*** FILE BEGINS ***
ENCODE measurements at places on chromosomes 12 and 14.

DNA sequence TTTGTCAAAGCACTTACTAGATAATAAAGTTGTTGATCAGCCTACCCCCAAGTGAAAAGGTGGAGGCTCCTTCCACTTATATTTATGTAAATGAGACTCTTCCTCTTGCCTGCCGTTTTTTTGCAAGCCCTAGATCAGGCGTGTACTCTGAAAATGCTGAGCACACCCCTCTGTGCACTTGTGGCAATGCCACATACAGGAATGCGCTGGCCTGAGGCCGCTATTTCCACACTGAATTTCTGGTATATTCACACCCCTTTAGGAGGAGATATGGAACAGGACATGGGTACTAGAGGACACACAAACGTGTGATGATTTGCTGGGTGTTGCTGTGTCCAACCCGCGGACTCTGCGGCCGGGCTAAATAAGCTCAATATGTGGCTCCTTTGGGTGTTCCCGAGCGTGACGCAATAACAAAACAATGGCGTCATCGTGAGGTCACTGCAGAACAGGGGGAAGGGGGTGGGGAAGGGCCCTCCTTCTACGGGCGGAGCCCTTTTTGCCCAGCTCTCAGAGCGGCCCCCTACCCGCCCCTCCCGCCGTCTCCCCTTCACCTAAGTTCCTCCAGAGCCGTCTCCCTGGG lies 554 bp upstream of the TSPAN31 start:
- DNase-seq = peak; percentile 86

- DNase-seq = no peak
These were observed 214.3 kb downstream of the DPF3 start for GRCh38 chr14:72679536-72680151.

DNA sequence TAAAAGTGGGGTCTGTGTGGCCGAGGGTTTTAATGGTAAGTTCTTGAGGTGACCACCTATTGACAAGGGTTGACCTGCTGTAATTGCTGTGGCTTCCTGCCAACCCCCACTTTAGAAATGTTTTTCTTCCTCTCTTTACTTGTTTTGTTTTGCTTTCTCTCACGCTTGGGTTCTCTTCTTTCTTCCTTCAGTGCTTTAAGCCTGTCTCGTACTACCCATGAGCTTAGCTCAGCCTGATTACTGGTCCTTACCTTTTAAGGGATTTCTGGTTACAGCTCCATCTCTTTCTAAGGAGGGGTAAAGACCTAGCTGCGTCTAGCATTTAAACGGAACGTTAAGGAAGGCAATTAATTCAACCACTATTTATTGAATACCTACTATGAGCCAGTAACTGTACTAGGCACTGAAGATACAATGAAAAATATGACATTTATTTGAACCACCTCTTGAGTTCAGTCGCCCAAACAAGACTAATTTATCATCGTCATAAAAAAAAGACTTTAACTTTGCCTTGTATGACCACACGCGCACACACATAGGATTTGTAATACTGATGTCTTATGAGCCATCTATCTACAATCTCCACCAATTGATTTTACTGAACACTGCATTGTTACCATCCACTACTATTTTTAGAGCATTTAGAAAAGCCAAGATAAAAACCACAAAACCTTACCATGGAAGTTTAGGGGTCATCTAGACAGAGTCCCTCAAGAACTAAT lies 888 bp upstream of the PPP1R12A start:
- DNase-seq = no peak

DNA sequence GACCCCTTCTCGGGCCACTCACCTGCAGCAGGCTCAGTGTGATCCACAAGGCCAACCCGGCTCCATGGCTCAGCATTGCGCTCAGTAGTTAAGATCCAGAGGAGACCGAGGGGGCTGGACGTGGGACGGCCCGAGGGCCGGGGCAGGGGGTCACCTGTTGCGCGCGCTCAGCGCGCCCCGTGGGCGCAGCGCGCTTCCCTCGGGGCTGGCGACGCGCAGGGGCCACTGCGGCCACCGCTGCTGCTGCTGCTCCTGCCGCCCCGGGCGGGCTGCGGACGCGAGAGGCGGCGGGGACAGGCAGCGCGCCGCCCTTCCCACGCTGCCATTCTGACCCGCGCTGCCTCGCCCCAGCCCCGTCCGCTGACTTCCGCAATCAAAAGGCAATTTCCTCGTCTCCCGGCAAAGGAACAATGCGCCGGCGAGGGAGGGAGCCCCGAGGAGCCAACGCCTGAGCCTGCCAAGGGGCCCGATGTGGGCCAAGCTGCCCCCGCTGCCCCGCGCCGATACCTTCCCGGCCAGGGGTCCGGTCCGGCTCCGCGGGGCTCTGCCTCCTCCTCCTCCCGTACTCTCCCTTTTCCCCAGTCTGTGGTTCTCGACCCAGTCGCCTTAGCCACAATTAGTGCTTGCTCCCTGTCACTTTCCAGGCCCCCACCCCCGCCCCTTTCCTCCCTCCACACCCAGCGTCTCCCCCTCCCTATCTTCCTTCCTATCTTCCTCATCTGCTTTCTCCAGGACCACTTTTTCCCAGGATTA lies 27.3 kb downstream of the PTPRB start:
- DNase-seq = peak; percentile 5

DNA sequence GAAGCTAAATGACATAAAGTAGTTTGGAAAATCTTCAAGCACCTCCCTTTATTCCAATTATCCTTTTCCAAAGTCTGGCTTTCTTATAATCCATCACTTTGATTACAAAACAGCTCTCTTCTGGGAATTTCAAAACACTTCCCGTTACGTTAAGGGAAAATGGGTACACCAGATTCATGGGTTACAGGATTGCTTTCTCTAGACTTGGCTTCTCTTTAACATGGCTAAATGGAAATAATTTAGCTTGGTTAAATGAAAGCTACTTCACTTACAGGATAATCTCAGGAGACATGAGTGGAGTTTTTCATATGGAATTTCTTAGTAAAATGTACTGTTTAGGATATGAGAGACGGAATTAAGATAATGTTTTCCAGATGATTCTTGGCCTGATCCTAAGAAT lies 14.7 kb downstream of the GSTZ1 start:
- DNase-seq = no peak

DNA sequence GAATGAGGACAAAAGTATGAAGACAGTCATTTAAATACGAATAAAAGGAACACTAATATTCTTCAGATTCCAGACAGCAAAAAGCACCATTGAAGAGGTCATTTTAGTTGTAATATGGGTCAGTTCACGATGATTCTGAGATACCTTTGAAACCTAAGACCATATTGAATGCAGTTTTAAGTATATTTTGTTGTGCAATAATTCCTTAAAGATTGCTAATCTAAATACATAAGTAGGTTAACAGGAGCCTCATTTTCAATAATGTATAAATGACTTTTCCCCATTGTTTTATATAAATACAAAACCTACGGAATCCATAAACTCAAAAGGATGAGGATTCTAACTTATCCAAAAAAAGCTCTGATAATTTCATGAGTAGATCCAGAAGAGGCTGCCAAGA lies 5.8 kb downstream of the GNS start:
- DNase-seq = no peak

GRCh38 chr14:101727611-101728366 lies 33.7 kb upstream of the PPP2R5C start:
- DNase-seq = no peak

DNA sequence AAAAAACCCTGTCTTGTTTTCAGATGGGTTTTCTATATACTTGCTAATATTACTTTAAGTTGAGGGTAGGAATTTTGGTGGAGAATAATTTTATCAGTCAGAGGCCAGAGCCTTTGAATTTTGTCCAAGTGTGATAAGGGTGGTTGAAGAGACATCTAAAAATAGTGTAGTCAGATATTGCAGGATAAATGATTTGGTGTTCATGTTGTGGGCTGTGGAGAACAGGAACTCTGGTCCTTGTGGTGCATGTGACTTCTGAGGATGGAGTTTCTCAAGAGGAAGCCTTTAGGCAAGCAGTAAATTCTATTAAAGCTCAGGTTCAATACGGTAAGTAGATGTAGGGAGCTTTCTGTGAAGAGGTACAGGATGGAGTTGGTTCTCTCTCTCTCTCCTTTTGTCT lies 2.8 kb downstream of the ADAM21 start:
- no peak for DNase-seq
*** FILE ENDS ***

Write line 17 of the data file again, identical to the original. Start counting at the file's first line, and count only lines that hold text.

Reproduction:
- no peak for DNase-seq